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SuperFerry 3 by Britz Salih

When WG&A was created they also connected Iloilo and Zamboanga mainly through their Manila-Iloilo-Zamboanga-Cotabato route and the trio of SuperFerry 2, SuperFerry 5 and SuperFerry 9 (which had about the same cruising speed) mainly held that route when it was still WG&A. When the company began selling liners and it became Aboitiz Transport System other ships subsequently held the route (too many to keep track really as they are fond of juggling ship assignments and they were also disposing ships and buying new ones). At one time there was also a Manila-Iloilo-Zamboanga route. It was a wonder for me why the Davao ships of WG&A and ATS don’t normally call in Zamboanga while calling in Iloilo when it is just on the way and the companies use pairing of ships so an exact weekly schedule for one ship need not be met.

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Princess of the Pacific by Britz Salih

When Negros Navigation (Nenaco) started doing southern Mindanao routes in 1998 they also connected the two ports on their separate routes to General Santos City and Davao (the two routes was coalesced later). However, early in the new millennium Negros Navigation abandoned their Southern Mindanao routes but maintained their Manila-Bacolod-Iloilo-Zamboanga route until they had problems of ship availability. The early ships of Negros Navigation in the route were the St. Ezekiel Moreno and San Lorenzo Ruiz. However, it seems the Don Julio started the Iloilo-Zamboanga route for Negros Navigation earlier than the two.

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Don Julio by John Ward

Amazingly a regional shipping line, the Trans-Asia Shipping Lines Inc. (TASLI) of Cebu also connected Iloilo and Zamboanga in 1988. This was the Asia Korea (later the Asia Hongkong and now the Reina del Rosario of Montenegro Shipping Lines) which did a Cebu-Iloilo-Zamboanga-General Santos City route (which I say was a brave and optimistic try). They were only able to maintain the route for a few years, however.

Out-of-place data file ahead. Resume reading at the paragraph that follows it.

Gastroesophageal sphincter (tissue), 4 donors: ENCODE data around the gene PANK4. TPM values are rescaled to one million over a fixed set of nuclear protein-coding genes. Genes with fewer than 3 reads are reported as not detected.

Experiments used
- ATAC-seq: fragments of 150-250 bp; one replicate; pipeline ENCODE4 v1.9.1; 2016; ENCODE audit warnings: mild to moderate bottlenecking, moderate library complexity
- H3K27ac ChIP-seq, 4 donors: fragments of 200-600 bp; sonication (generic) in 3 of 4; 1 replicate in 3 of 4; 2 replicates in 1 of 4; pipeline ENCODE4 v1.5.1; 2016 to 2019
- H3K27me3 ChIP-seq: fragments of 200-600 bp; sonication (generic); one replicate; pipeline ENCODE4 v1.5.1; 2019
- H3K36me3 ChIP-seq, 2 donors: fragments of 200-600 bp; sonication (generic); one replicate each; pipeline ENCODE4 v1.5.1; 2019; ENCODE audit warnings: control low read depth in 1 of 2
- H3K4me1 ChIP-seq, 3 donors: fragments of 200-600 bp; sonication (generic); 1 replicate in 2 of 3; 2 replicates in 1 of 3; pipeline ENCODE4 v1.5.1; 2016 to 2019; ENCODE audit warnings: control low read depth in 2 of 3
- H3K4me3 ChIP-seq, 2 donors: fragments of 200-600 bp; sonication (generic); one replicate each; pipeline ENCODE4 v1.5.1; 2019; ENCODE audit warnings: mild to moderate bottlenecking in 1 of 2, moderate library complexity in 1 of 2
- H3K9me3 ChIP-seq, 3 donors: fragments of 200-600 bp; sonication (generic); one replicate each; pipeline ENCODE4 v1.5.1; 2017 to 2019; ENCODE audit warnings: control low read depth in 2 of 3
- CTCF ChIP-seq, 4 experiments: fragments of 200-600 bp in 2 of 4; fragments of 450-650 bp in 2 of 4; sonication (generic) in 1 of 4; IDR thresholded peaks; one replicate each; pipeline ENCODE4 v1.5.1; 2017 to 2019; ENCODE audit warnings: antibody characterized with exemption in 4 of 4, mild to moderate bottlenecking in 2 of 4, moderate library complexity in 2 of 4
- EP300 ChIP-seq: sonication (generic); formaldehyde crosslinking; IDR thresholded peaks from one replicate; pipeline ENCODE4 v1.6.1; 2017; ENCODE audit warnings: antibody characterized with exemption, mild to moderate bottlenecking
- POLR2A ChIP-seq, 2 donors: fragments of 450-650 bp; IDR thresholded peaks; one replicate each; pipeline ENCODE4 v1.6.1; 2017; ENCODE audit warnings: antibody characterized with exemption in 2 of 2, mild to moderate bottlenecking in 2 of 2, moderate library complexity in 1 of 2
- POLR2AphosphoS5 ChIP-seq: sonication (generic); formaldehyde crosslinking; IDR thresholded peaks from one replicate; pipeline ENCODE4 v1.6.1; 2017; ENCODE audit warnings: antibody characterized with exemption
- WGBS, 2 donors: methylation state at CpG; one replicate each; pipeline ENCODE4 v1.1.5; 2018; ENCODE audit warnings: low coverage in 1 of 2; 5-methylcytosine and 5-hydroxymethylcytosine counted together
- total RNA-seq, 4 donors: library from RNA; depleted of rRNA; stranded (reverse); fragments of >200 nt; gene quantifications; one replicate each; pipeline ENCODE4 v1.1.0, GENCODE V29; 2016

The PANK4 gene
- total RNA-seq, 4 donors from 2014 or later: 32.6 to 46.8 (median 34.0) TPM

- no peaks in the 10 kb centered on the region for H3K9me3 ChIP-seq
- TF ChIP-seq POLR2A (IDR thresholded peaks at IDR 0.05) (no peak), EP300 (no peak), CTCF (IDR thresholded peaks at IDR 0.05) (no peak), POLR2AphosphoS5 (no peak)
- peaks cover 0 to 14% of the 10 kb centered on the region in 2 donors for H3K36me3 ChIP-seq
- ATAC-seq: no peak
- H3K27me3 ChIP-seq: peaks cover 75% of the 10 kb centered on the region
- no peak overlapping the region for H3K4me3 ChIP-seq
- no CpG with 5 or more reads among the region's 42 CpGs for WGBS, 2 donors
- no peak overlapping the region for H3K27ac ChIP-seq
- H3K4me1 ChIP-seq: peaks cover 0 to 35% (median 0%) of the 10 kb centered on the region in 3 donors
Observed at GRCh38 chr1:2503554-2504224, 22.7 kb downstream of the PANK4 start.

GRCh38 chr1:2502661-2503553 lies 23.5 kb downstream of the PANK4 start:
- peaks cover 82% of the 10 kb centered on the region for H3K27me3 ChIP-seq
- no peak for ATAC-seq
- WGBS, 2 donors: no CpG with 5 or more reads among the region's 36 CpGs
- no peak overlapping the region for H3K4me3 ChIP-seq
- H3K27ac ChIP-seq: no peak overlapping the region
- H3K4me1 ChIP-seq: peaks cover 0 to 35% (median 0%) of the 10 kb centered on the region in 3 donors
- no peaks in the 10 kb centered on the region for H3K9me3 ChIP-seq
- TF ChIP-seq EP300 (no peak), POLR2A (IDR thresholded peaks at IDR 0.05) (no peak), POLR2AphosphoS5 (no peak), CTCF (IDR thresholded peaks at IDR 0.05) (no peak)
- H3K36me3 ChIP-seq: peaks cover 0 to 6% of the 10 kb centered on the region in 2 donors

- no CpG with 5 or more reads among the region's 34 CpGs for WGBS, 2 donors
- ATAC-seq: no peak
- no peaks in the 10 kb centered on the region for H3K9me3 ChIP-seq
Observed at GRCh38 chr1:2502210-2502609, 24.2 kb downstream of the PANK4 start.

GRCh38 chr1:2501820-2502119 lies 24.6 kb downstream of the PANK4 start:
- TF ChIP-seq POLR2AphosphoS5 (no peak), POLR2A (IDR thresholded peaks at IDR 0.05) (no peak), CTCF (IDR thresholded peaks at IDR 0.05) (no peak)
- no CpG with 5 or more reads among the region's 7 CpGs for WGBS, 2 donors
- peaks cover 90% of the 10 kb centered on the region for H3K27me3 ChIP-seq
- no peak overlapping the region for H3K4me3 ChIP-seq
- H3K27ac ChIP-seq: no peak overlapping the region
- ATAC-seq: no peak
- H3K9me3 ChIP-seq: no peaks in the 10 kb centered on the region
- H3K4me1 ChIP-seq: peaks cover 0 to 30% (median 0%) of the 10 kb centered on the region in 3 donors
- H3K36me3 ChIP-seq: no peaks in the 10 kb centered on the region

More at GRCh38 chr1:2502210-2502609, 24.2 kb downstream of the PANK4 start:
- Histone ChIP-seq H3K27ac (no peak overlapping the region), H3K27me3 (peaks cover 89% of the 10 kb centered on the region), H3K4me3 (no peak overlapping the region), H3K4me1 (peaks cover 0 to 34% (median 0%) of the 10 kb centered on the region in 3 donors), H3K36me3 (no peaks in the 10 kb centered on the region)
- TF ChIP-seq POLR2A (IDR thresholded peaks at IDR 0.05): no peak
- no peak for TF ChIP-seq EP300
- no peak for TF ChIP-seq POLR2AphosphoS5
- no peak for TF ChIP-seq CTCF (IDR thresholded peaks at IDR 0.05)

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Asia Korea (from a TASLI framed photo)

In the second decade of the millennium, the successor to WG&A, the Aboitiz Transport System (ATS) dropped the routes to Davao, General Santos City and Cotabato. Suddenly the route to Zamboanga became threatened because Zamboanga port alone cannot fill 150-meter RORO liners. Not long after this ATS stopped the route to Zamboanga citing threats from the Abu Sayyaf Group (while at the same time their container ships continued sailing to Zamboanga and Southern Mindanao). It seems to me the reason they put forward was just a canard especially since 2GO still calls in Zamboanga. ATS was just losing in the Southern Mindanao route because they have the highest cargo rates in the industry and by this time the passengers were already migrating to other forms of transport like the budget airlines.

It was a debacle for the route since when Aboitiz Transport System stopped sailing it Negros Navigation and Sulpicio Lines have already stopped sailing too for entirely different reasons. Negros Navigation compacted its route system and it had the problem of ship reliability and availability during their period of company rehabilitation while Sulpicio Lines was suspended from sailing in the aftermath of the Princess of the Stars sinking (and they never went back again to full passenger sailing until they quit it entirely). Negros Navigation was still sailing off and on to Zamboanga when they took over ATS.

When the new route system was rolled out after the merger of Negros Navigation and ATS, amazingly the route to Zamboanga was scrubbed out. Later, the successor company 2GO went back to Zamboanga but the ship calls in Dumaguete already and not in Iloilo anymore.

Until now there is no passenger ship that connects Iloilo and Zamboanga. Passengers then have to take the roundabout Ceres bus passing through Dapitan, Dumaguete and it has an endpoint in Bacolod. From there the passengers have to take a separate ferry to Iloilo or via Dumangas. The length and the many transfers means this is a really uncomfortable trip and a disservice to passengers. Maybe the liners have already forgotten they are also in public service and profitability is not the only gauge in shipping.

If there is ever a connection now between the two great trading centers it is just via container ships now.

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When the RORO Liners Came to Zamboanga and Southern Mindanao